In 2017-18, the share of industrial sector in the economy will increase from 30% to 27% and the share of service sector will increase from the current 67% to 73%. The services sector will also be dominated by Artificial Intelligence, Robotics, Big Data, Smart Mobility, Clean Energy and Digital Services. Start-up companies will drive this fourth industrial revolution. Of course, in order to make this dream a reality, major infrastructure improvements in major cities in the state, including Mumbai, need to be accelerated.

As far as Mumbai is concerned, even though the 21st century has dawned, no structural changes have been made in the transport system set up by the British. Although the Metro 1 project provided a faster alternative for east-west transport, it took only 7 years for the 11 km long route. Mumbai's transport system needed not only bandages but also surgery. The Devendra Fadnavis government focused its attention on the public transport system in the cities of the state. In the last one and a half years, more than 175 km long metro projects are being set up in the Mumbai metropolitan area. A lot of work is in progress and wherever you go in the city, you see the 'work in progress' boards of the metro project. Two of these projects are expected to be completed by the end of 2020.

Once all the projects are completed, for the first time, a viable alternative to the Mumbai suburban railway system will be created. Amendments have been made in the Central Act regarding CRZ, which is an impediment to the construction of 29 km long coastal road from Nariman Point to Kandivali. The government succeeded in reactivating the stalled Shivdi-Nhava Parbandar project. The project will be implemented with the help of Japan. Apart from this, important link roads like East-West Highway Connection and Virar-Alibag Corridor will make it easier to travel from anywhere in the Mumbai metropolitan area once the project is completed, which will have a major impact on the housing, employment and industry sectors in the metropolis.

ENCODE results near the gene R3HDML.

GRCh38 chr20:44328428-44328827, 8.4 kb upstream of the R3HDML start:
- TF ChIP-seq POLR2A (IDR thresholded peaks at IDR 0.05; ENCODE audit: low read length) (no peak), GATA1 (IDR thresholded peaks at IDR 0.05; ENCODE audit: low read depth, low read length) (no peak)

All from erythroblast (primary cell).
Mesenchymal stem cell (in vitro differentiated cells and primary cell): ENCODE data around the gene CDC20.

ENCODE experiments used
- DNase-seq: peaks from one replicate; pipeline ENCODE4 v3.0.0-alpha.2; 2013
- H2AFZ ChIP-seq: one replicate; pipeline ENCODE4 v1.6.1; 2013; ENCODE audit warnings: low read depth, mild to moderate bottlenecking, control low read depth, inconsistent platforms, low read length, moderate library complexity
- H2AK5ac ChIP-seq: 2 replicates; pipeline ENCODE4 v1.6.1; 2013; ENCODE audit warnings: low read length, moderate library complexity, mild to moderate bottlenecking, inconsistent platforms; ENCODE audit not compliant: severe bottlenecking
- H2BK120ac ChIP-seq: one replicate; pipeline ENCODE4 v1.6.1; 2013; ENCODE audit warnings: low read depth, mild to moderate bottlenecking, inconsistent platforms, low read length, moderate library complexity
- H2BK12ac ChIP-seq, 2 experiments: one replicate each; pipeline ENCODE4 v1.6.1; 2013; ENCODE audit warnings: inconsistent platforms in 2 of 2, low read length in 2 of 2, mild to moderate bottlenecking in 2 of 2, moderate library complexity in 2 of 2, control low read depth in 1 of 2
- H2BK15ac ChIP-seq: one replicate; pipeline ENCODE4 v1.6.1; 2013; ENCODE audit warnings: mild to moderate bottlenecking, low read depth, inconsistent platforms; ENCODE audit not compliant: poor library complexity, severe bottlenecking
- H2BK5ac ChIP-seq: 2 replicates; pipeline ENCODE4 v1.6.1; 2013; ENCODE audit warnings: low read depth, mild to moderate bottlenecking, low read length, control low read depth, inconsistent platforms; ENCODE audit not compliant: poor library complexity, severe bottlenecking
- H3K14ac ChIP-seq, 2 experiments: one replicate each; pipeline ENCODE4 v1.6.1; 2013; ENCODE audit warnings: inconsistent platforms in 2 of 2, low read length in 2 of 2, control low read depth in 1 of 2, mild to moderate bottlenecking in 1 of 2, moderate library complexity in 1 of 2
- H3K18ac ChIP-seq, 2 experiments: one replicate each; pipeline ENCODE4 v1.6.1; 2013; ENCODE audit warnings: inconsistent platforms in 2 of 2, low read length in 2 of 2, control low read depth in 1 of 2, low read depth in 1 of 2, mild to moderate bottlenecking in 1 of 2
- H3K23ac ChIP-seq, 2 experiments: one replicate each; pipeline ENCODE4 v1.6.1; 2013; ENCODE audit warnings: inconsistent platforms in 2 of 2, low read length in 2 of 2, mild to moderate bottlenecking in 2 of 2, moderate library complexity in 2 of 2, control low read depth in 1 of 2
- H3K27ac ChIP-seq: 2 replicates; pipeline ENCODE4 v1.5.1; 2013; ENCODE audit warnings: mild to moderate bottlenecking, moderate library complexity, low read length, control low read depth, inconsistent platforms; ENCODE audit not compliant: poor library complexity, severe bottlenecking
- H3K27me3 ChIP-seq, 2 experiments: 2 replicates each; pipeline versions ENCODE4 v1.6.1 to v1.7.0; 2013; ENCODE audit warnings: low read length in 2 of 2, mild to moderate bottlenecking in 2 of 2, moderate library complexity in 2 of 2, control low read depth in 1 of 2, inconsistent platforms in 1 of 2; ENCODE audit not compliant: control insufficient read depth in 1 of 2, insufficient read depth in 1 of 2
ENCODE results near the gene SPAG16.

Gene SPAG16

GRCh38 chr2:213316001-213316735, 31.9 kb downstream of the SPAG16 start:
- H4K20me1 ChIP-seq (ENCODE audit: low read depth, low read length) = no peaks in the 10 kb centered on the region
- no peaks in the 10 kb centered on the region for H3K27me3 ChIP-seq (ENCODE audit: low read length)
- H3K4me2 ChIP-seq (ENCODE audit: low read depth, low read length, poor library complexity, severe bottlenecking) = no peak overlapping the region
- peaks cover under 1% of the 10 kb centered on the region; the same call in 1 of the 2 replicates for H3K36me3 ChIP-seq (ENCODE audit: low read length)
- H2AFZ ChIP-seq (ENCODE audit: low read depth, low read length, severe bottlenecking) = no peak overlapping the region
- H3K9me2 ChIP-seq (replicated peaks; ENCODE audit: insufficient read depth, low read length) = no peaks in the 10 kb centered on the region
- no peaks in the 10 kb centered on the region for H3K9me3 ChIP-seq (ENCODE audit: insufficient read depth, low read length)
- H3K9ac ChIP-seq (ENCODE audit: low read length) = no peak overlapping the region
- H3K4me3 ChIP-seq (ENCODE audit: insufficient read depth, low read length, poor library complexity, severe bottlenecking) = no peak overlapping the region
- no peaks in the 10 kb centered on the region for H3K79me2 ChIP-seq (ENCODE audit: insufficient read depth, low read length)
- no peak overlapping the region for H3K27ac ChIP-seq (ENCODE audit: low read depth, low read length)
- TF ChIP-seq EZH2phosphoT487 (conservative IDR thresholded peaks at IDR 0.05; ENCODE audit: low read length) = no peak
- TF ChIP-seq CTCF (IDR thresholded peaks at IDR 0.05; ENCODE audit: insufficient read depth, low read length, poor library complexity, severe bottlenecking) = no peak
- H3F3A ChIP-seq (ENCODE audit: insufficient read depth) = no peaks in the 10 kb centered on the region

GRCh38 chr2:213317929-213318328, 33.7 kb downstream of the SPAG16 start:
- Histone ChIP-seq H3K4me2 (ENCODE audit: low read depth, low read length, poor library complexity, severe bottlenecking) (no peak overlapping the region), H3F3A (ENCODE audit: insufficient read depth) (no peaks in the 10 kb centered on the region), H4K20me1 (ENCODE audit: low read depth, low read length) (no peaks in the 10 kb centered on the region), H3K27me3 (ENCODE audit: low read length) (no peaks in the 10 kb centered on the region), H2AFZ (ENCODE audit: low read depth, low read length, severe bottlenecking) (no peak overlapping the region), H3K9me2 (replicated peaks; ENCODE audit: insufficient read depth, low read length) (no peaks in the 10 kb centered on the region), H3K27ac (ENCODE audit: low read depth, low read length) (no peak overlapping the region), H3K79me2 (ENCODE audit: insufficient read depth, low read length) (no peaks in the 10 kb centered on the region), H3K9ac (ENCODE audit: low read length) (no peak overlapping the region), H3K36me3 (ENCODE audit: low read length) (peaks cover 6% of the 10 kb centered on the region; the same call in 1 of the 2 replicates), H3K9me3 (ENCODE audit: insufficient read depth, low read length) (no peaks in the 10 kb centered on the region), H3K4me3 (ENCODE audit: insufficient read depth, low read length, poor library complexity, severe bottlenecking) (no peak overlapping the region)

The Chief Minister made a concerted effort to complete the Nagpur-Mumbai Samrudhi Highway as soon as possible. Land acquisition for the 701 km long highway, which cost about ₹55,000 crore, is almost complete. With the launch of this highway in 2021, it will be possible to cover the distance from Nagpur to Mumbai in just 8 hours. Due to this highway, along with industry in Marathwada and Vidarbha, tourism will also get a big boost.

The same thing applies with air transport. The project of the second international airport at Navi Mumbai is underway. The international airport near Purandar has received government approval and the runway of Chipi Airport in Sindhudurg has been completed. Airports at Nashik, Shirdi and Kolhapur are also operational. The closed airports in the state are being re-opened due to the central government's flight plan. They are benefiting the tourism and industry sectors.

In response to the changes brought about by the Fourth Industrial Revolution, state-of-the-art township projects in a single complex of high-tech industries, eco-friendly housing, as well as quality education and recreational facilities are being set up in Navi Mumbai. While other states, including Gujarat, have taken the lead in such smart-city projects, their success has limitations. This is because it takes decades to build a city. Born in an age of globalization, this generation loves to live in the city center. As Mumbai is in Maharashtra, it is clear that such smart clusters around Mumbai will get priority.